By Dietrich Kirk
What should our relationship with God look like? God is full of grace, forgiveness, and love. God is often referred to as a Good Father. Jesus desires to have a deep relationship with us and calls us friend. Relationships involve all kinds of emotions. We feel glad, sad, guilty, ashamed, fearful, hurt, lonely, and angry (The Voice of the Heart). My sense is that we teach teenagers to (and that we ourselves) engage God by inviting God into our emotions. Emotions are neither good nor bad. They are what guide our journey.
Do we encourage teenagers to engage all of their emotions in their relationship with God? Real relationships involve anger and sadness. We can be angry at someone we love. Can we be angry at God? Of course we can. The Psalmist often wrote emotional poetry in the form of a lament. Laments cry out to God expressing anger, hurt, sadness, and other emotions, but they are also statements of faith that we know, trust, and hope that God will hear our cry and change the circumstances. When our hearts are aligned with God, our hearts break with the same hurt that God’s heart breaks with.
Use this lesson on lament to help youth grow in their understanding of their relationship with God. Use it when tragedy happens in your community or in the world and you know young people are struggling to express their emotions. Use it during Lent to help youth deepen their understanding of their relationship with God and God’s relationship with us.
Can you be angry at someone you love? Can you be angry at God? What are some reasons to be mad at someone you love? What are some good reasons to be mad at God?
Did you know that 60 of the 150 Psalms are laments? David (the Psalmist) expresses all kinds of emotions to God in his writing. He is honest with God about how he is feeling in both good times and bad. But even in the bad, we can see David’s faith that God is at work. We see David’s trust in God and his hope that things will change. Let’s learn how to write a lament so that we can express our emotions and feelings to God.
How Long, O Lord!
Almighty, Faithful God
Your people are sick; they are dying of cancer, a generation has died from HIV, diseases need cures, our neighbors – our friends — your children need your healing touch. How long, O Lord!
Where are you? We long for your presence, we call out your name, are you there? Do you hear us? Where are you! We feel alone and abandoned! Do you care? How long, O Lord!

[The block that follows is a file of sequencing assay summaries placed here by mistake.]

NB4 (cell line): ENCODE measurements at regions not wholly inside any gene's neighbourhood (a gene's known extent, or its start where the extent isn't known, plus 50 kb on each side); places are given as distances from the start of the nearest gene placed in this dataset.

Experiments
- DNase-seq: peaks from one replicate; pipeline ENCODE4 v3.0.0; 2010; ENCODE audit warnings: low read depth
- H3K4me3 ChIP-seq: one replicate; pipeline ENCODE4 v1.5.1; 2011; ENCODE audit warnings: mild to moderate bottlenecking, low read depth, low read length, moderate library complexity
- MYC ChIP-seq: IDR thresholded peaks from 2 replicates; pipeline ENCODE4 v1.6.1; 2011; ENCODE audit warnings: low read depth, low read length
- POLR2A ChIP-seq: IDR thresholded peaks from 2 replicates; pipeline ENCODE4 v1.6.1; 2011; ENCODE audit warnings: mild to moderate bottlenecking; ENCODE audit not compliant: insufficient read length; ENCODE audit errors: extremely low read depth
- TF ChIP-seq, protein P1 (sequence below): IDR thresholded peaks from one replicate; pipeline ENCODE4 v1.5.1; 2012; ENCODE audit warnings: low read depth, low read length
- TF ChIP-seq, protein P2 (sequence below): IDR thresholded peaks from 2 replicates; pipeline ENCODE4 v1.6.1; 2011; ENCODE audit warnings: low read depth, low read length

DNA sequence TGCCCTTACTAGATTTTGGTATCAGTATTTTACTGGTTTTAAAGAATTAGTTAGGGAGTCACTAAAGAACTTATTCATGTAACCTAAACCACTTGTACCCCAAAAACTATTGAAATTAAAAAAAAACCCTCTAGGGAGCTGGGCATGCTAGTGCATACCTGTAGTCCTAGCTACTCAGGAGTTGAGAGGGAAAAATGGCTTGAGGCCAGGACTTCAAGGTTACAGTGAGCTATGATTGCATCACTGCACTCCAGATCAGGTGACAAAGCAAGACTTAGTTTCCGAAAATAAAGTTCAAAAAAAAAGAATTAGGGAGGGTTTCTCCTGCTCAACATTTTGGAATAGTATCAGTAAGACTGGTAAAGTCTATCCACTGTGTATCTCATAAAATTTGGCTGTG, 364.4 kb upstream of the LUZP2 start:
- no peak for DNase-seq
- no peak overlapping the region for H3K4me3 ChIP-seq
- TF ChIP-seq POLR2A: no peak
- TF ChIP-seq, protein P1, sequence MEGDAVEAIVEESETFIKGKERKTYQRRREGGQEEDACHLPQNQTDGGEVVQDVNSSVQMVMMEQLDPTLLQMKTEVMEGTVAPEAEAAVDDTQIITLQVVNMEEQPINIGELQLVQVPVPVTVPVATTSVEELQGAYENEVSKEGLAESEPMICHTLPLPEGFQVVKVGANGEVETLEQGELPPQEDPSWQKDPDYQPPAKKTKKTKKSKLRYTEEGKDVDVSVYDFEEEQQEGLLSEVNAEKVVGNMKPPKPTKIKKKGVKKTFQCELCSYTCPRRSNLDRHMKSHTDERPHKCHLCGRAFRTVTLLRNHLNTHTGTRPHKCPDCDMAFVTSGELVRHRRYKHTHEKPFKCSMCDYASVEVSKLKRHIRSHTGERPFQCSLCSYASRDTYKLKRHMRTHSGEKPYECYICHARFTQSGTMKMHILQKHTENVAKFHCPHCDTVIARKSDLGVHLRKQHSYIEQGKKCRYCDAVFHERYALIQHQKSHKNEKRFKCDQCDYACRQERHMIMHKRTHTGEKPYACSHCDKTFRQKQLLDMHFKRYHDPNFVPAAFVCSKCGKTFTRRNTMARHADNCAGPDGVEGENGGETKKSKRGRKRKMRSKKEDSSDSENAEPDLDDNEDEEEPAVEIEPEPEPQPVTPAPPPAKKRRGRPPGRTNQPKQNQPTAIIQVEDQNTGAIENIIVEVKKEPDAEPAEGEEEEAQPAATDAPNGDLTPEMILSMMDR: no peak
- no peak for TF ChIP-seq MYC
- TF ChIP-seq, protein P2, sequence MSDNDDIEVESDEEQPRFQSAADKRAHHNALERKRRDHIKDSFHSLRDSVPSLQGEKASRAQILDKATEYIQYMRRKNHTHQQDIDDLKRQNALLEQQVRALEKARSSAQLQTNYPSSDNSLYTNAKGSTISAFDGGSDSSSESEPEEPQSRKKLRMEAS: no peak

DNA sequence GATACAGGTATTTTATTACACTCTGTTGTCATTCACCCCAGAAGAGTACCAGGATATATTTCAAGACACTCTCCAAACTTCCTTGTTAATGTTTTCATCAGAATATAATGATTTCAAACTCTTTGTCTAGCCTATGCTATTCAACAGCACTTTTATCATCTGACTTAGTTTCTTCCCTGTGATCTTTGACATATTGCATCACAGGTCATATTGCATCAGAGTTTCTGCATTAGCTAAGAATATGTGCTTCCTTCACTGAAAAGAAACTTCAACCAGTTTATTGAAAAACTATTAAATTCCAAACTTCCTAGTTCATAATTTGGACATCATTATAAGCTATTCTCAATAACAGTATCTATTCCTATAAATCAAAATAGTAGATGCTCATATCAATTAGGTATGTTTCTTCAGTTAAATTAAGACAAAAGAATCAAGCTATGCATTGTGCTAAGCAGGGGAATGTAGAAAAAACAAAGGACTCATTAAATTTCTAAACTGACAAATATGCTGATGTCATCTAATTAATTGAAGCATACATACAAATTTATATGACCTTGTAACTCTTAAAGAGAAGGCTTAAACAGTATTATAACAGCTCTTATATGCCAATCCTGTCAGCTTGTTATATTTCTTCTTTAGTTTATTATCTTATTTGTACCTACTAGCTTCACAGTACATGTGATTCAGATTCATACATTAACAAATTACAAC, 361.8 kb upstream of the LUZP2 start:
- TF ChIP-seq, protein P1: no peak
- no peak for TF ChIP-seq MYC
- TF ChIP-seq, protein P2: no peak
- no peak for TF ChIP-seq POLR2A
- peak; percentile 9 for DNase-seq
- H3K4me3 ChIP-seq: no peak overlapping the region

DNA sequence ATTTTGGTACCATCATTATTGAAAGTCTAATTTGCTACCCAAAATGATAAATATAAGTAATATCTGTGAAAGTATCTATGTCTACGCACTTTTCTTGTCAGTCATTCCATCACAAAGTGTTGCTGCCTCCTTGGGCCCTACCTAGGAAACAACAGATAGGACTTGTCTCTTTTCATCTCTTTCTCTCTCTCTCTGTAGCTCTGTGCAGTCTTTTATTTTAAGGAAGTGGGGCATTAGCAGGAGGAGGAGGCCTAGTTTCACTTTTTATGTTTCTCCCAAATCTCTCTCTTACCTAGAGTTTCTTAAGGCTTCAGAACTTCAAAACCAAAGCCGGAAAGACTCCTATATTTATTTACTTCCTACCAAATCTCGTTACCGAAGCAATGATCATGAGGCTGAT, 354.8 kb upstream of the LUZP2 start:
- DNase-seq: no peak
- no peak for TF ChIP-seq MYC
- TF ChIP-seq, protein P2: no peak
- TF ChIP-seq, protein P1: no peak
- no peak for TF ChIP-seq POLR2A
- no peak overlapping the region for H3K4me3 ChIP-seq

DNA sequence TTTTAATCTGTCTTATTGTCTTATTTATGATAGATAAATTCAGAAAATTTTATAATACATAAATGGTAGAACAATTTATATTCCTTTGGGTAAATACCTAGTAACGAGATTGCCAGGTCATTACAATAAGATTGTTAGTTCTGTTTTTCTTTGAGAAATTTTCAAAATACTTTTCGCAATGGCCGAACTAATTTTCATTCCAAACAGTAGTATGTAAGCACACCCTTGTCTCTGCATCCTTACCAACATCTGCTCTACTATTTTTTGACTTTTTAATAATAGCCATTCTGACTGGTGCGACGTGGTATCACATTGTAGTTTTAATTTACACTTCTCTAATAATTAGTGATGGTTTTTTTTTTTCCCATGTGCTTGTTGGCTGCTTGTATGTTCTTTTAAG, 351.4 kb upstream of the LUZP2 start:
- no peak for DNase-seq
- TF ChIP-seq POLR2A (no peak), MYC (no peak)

Your children kill each other. Brother kills brother. Gangs! Senseless killing that only brings pain. Nations kill nations! Where is your peace? When will your kingdom come? How long, O Lord!
We are lost. We are confused. We do not know which way to turn. All around us is darkness and pain. We call out to you for direction. Where is your voice? I cannot stay here. I must move! How long, O Lord!
We are Thirsty, Lord. We are parched. Our souls long to know your presence! Has the well run dry? How long, O Lord!
Heal our hearts! Reveal yourself to us! Bring peace to your world! Set our feet upon your path! Draw water for our souls!
For we KNOW that you are God and that your faithfulness endures forever! You have not left us as orphans, but made us your children! We TRUST your ways! We have FAITH and HOPE that OUR GOD will NOT leave us unchanged!
About the Author:
Dietrich“Deech” Kirk has been in youth ministry for 20+ years. He served as the youth minister of Brentwood United Methodist Church for six years before becoming the Executive Director of the CYMT in 2006. He continues to serve as one of Brentwood’s associate ministers. He is the author of Raising Teens in an Almost Christian World: A Parent’s Guide and one of the co-authors of Now What? Next Steps in Your New Life with Christ. When he is not leading the CYMT, speaking at youth events, or training other youth workers, Deech enjoys spending time with his wife Keeley and daughters Carlisle and Hallie.
CYMT is excited about its newest endeavor, Theology Together. Theology Together educates both teenagers and youth workers as they engage in theological reflection, spiritual practice, vital service, and vocational discernment. The Theology Together process produces reflective action that is embedded in the fabric of youth ministry in all of its contexts. We believe strongly that youth are theologians and belong at the center of tough, life-changing dialogue around faith, relationships, and life. We place teenagers in the driver seat alongside their youth pastors and leaders, equipping each individual to think differently about youth ministry, to provoke a sense of awe and wonder: a WOW moment.
Youth theology is theology built upon the simple doctrinal principle of the priesthood of all believers, and takes that principle right down to its natural conclusion: that all believers, including youth, teens, adolescents, etc. are theologians. It is theology that values all youth as theologians. Here we will share with you how to engage with youth theology in your own ministry.
A few weeks ago, we shared the launch of Theology Together 2.0. Today, Dwight (the director of Theology Together) will be sharing with us one experience […]